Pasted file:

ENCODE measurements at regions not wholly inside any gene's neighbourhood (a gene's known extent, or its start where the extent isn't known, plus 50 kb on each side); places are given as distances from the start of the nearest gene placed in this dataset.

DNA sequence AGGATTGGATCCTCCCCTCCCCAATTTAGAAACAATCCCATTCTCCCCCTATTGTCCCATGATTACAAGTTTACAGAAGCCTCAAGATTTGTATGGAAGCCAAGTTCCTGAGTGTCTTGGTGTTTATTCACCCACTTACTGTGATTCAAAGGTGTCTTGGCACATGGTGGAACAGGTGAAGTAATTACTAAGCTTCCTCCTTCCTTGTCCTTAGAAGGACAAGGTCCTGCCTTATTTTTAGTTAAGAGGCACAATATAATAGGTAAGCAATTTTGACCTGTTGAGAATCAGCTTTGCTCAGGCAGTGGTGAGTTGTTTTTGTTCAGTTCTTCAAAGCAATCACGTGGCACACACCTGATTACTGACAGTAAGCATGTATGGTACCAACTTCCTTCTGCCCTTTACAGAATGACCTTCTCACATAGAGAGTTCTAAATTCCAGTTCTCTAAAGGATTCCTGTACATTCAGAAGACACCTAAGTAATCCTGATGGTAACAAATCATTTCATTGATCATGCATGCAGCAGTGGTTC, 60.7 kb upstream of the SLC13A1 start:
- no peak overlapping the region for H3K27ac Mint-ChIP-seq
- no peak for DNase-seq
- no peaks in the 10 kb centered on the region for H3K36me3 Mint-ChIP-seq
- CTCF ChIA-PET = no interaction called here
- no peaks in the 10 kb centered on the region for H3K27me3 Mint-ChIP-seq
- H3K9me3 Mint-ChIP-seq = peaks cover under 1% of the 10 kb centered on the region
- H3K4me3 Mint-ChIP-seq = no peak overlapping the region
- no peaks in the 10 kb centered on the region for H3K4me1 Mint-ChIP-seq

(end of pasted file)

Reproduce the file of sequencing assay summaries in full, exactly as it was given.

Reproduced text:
ENCODE measurements at regions not wholly inside any gene's neighbourhood (a gene's known extent, or its start where the extent isn't known, plus 50 kb on each side); places are given as distances from the start of the nearest gene placed in this dataset.

DNA sequence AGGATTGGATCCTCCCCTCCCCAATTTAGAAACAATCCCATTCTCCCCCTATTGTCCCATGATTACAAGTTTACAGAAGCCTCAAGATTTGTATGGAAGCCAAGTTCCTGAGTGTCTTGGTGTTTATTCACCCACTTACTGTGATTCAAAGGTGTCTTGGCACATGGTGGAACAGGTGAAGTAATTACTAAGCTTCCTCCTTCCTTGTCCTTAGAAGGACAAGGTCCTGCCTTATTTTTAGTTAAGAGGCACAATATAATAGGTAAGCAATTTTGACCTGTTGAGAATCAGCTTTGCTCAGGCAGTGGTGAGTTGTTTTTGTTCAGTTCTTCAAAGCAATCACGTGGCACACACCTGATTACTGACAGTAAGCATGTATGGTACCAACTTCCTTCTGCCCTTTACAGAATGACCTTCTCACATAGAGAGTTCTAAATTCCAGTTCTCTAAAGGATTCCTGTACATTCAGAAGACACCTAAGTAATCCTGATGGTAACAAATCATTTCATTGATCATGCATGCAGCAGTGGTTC, 60.7 kb upstream of the SLC13A1 start:
- no peak overlapping the region for H3K27ac Mint-ChIP-seq
- no peak for DNase-seq
- no peaks in the 10 kb centered on the region for H3K36me3 Mint-ChIP-seq
- CTCF ChIA-PET = no interaction called here
- no peaks in the 10 kb centered on the region for H3K27me3 Mint-ChIP-seq
- H3K9me3 Mint-ChIP-seq = peaks cover under 1% of the 10 kb centered on the region
- H3K4me3 Mint-ChIP-seq = no peak overlapping the region
- no peaks in the 10 kb centered on the region for H3K4me1 Mint-ChIP-seq